Teachers should not remind students of the bad consequences of failing a test, as it could actually lead to lower scores, says a new study.
"Teachers are desperately keen to motivate their students in the best possible way but may not be aware of how messages they communicate to students around the importance of performing well in exams can be interpreted in different ways," lead author David Putwain, PhD, of Edge Hill University in Lancashire, England said.
The study involved 347 students, average age 15, of whom 174 were male. They came from two schools that offer an 18-month study program for the exam leading to a General Certificate of Secondary Education, the equivalent of a high school diploma in the US.
Students who said they felt threatened by their teachers' messages that frequently focused on failure reported feeling less motivated and scored worse on the exam than students who said their teacher used fewer fear tactics that they considered less threatening, the study found.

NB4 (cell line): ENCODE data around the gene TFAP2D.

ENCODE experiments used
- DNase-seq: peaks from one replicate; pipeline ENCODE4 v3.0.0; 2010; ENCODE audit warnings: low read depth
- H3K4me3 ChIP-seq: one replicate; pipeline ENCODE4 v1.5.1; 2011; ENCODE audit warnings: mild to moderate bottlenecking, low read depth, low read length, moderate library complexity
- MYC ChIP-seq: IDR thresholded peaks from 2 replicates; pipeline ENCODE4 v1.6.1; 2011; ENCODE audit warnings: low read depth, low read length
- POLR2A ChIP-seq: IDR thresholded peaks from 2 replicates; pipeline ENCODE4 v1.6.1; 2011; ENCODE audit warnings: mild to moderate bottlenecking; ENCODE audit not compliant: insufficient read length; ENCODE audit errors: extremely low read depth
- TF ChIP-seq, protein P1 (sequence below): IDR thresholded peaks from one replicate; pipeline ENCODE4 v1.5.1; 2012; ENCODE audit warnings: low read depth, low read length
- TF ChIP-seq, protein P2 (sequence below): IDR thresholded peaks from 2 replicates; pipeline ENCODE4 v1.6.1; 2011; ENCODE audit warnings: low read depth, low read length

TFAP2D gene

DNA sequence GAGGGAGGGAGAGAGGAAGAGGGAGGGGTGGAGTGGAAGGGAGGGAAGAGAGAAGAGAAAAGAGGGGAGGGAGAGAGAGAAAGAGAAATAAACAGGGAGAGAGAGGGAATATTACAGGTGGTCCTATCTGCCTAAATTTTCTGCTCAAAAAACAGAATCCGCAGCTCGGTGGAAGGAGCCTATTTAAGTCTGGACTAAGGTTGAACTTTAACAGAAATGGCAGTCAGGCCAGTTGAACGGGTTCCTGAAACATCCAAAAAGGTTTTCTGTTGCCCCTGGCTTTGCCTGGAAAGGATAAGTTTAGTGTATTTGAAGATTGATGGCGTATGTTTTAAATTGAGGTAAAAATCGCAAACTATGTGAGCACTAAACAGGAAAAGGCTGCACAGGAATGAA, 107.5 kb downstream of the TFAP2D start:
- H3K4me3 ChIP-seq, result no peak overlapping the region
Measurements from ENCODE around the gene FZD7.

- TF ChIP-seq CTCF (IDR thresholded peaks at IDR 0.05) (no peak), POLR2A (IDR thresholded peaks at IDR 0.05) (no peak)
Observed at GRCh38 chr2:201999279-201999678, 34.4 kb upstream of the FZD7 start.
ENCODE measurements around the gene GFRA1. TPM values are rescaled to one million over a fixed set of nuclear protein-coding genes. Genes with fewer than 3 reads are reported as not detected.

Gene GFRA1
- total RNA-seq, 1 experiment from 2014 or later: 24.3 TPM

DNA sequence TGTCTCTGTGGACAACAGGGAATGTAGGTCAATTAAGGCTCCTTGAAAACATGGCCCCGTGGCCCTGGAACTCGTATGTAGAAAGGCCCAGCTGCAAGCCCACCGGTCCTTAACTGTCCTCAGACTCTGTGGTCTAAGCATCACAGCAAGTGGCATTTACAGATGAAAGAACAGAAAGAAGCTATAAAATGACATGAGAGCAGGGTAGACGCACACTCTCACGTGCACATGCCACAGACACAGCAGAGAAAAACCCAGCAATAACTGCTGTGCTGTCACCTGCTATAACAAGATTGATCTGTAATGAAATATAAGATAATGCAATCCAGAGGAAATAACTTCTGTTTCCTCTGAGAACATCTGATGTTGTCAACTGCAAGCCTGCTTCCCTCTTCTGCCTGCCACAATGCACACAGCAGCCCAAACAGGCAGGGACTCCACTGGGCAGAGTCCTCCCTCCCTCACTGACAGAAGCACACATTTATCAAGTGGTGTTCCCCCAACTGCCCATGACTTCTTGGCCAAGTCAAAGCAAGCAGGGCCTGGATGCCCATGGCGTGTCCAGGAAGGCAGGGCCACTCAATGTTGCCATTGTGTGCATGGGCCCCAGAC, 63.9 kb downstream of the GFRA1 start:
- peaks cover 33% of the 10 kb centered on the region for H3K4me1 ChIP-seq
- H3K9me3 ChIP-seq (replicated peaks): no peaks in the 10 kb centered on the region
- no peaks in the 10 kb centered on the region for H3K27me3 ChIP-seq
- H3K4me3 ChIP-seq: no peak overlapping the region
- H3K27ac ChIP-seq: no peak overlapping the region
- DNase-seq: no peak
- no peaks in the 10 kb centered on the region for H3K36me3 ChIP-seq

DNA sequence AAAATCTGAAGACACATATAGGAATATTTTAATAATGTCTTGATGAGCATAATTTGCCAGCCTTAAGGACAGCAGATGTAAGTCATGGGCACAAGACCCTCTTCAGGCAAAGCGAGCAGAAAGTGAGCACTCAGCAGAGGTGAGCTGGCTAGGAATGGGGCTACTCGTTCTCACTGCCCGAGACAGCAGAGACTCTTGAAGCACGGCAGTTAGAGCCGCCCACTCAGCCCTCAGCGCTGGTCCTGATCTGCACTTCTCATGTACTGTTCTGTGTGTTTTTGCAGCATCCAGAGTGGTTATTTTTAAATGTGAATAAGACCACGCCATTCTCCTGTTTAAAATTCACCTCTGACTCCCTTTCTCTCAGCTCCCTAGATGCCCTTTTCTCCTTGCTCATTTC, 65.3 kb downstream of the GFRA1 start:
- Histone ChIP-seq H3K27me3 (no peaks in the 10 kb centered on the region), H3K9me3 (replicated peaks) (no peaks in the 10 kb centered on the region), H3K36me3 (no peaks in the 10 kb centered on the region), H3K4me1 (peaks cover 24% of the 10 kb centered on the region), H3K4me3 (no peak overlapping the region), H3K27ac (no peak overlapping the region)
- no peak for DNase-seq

A message such as, "If you fail the exam, you will never be able to get a good job or go to college. You need to work hard in order to avoid failure," was an example of attempting to motivate by fear. Messages focusing on success might include, "The exam is really important as most jobs that pay well require that you pass and if you want to go to college you will also need to pass the exam," according to the study.
The study is published in APA's School Psychology Quarterly.